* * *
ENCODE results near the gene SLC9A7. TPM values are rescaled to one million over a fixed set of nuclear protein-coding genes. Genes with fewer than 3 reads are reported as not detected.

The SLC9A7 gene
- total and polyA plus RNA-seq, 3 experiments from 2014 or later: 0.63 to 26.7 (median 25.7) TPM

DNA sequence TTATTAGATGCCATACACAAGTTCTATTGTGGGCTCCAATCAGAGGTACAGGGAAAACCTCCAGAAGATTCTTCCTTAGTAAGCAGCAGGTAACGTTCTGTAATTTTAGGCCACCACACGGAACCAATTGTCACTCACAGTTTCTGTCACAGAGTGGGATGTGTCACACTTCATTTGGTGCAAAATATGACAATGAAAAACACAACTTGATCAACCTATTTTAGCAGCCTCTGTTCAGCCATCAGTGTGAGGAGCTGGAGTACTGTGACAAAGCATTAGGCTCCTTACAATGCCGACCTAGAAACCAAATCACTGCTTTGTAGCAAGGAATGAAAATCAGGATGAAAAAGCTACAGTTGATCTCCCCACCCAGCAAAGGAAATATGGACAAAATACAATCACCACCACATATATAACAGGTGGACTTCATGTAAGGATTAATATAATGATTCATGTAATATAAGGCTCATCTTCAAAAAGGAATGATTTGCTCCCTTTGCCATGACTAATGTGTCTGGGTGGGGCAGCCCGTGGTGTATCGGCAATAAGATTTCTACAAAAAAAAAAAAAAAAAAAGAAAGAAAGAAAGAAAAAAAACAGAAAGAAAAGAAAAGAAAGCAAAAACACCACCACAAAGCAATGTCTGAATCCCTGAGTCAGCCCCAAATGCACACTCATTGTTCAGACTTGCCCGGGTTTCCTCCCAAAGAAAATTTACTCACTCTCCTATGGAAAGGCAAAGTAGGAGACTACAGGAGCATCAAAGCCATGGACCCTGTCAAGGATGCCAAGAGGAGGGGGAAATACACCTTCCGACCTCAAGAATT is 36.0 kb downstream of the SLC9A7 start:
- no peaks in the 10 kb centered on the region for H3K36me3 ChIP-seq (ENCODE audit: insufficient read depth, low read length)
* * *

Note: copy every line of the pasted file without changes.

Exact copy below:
ENCODE results near the gene SLC9A7. TPM values are rescaled to one million over a fixed set of nuclear protein-coding genes. Genes with fewer than 3 reads are reported as not detected.

The SLC9A7 gene
- total and polyA plus RNA-seq, 3 experiments from 2014 or later: 0.63 to 26.7 (median 25.7) TPM

DNA sequence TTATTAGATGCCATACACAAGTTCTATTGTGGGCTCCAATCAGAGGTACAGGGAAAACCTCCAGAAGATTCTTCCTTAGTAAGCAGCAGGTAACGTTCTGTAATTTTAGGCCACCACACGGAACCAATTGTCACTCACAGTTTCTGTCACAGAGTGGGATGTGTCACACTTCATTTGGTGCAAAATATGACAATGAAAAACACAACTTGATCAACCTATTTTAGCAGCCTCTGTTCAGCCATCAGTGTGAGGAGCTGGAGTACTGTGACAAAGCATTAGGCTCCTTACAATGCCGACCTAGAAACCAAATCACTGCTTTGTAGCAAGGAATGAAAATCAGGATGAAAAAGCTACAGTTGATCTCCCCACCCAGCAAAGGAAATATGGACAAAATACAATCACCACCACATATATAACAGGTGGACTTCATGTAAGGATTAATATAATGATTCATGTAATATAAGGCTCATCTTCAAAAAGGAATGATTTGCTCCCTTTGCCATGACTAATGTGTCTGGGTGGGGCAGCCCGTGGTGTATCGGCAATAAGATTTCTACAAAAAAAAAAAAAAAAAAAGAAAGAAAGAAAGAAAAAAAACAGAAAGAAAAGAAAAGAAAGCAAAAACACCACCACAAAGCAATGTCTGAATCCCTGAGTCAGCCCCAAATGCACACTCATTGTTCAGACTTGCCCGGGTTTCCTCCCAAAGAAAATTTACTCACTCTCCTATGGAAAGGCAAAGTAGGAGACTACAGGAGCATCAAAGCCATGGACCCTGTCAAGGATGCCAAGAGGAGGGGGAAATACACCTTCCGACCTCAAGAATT is 36.0 kb downstream of the SLC9A7 start:
- no peaks in the 10 kb centered on the region for H3K36me3 ChIP-seq (ENCODE audit: insufficient read depth, low read length)